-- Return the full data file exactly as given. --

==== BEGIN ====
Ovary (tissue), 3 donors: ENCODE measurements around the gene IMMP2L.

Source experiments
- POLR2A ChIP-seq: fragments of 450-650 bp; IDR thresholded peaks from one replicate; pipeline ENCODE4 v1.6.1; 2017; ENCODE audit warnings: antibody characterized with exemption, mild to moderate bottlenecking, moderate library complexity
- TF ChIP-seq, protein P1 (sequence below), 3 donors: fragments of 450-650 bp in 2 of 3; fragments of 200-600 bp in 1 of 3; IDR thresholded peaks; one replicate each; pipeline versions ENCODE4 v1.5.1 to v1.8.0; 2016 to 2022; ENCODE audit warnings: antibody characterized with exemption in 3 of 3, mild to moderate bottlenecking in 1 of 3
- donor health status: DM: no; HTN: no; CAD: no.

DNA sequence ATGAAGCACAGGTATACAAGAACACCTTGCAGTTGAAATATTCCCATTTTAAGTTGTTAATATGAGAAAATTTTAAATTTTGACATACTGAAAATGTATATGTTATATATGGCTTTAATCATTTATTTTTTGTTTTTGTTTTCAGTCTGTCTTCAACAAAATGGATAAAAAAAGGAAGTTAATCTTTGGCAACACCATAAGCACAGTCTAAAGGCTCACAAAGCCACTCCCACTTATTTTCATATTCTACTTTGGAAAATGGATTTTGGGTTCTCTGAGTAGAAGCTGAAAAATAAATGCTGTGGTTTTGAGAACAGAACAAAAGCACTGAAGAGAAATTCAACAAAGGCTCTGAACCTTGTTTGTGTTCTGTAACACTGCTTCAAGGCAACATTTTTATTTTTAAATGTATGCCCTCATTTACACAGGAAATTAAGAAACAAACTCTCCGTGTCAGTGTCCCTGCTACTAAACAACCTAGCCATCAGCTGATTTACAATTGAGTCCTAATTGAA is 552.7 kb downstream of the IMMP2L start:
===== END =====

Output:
Ovary (tissue), 3 donors: ENCODE measurements around the gene IMMP2L.

Source experiments
- POLR2A ChIP-seq: fragments of 450-650 bp; IDR thresholded peaks from one replicate; pipeline ENCODE4 v1.6.1; 2017; ENCODE audit warnings: antibody characterized with exemption, mild to moderate bottlenecking, moderate library complexity
- TF ChIP-seq, protein P1 (sequence below), 3 donors: fragments of 450-650 bp in 2 of 3; fragments of 200-600 bp in 1 of 3; IDR thresholded peaks; one replicate each; pipeline versions ENCODE4 v1.5.1 to v1.8.0; 2016 to 2022; ENCODE audit warnings: antibody characterized with exemption in 3 of 3, mild to moderate bottlenecking in 1 of 3
- donor health status: DM: no; HTN: no; CAD: no.

DNA sequence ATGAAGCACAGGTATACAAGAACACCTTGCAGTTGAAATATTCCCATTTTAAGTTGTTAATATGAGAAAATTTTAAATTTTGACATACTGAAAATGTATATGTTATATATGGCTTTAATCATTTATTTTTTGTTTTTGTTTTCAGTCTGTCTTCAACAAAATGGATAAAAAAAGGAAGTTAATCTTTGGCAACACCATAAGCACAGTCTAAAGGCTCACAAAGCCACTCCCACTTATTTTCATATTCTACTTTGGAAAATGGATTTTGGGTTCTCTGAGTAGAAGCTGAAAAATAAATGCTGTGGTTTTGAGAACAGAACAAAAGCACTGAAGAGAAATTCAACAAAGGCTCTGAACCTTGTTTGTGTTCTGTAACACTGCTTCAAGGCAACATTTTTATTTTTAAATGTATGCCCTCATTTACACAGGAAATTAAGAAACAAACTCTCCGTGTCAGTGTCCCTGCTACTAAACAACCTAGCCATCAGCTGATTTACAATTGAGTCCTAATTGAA is 552.7 kb downstream of the IMMP2L start: